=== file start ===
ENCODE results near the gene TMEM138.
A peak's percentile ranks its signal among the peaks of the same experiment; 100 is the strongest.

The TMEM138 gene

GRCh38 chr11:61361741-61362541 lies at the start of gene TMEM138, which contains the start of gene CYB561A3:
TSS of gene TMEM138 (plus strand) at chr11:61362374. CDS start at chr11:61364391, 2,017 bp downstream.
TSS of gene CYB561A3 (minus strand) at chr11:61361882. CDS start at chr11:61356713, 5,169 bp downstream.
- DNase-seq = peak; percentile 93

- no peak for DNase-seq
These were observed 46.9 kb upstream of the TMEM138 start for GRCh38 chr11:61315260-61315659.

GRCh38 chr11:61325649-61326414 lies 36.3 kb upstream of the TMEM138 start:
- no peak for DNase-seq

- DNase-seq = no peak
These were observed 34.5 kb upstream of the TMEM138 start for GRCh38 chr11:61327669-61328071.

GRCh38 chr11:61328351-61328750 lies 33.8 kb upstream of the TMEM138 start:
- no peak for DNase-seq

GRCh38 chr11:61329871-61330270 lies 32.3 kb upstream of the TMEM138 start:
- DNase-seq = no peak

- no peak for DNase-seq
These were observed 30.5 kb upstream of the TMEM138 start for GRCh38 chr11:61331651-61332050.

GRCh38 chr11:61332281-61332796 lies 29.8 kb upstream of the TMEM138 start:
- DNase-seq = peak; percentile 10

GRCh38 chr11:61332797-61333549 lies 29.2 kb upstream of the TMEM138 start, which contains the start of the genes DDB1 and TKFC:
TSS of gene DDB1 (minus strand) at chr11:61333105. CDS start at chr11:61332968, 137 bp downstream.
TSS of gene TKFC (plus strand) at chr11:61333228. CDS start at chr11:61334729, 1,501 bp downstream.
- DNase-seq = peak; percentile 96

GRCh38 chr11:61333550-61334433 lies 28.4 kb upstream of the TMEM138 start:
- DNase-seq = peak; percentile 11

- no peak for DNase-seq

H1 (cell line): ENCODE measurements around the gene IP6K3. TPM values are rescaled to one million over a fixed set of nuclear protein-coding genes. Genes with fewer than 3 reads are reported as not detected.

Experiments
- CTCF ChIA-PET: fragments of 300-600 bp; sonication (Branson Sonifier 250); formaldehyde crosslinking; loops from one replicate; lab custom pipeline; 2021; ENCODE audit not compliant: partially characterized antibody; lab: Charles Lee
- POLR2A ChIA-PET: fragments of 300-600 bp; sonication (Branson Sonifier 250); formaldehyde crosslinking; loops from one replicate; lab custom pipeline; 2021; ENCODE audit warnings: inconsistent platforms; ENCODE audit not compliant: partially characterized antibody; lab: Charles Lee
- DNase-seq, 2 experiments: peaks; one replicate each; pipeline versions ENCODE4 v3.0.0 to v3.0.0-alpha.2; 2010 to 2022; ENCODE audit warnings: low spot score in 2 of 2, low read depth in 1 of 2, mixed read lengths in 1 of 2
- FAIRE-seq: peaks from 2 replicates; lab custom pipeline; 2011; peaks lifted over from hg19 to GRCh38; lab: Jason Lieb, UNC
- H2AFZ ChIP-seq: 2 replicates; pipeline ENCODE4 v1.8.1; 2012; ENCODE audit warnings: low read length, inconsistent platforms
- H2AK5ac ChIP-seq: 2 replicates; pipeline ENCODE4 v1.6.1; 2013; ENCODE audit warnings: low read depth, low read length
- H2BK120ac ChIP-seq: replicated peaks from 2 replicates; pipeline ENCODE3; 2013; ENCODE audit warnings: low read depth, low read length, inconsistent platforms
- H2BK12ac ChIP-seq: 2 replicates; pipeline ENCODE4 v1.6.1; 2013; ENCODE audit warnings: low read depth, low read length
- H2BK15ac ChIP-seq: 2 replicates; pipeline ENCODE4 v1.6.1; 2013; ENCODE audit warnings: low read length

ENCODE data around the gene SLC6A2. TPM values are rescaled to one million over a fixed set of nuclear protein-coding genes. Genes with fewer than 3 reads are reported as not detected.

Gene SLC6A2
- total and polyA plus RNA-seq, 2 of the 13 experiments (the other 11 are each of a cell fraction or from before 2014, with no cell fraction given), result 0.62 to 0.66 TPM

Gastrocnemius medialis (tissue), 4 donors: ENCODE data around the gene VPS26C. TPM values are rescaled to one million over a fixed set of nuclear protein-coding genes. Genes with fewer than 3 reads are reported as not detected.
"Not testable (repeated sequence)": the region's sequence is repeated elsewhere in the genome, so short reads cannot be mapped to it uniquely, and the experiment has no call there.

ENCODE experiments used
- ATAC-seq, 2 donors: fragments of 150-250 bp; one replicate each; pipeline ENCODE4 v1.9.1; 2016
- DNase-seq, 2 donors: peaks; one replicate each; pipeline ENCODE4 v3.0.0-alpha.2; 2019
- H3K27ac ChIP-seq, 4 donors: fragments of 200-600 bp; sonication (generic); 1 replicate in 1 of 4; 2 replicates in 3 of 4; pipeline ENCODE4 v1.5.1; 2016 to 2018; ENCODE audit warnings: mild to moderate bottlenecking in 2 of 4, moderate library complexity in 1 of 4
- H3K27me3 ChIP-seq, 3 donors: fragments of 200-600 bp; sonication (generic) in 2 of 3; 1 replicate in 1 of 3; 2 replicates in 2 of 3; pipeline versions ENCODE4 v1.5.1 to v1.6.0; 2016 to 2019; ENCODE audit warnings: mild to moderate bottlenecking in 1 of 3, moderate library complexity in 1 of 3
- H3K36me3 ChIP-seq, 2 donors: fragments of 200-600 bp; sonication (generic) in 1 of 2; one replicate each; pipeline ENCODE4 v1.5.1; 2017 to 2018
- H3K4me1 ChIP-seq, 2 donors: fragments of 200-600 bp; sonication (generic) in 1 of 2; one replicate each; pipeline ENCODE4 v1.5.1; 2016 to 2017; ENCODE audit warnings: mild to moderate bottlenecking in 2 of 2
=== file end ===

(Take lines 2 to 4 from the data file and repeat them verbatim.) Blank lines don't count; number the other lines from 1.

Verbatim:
A peak's percentile ranks its signal among the peaks of the same experiment; 100 is the strongest.

The TMEM138 gene

GRCh38 chr11:61361741-61362541 lies at the start of gene TMEM138, which contains the start of gene CYB561A3: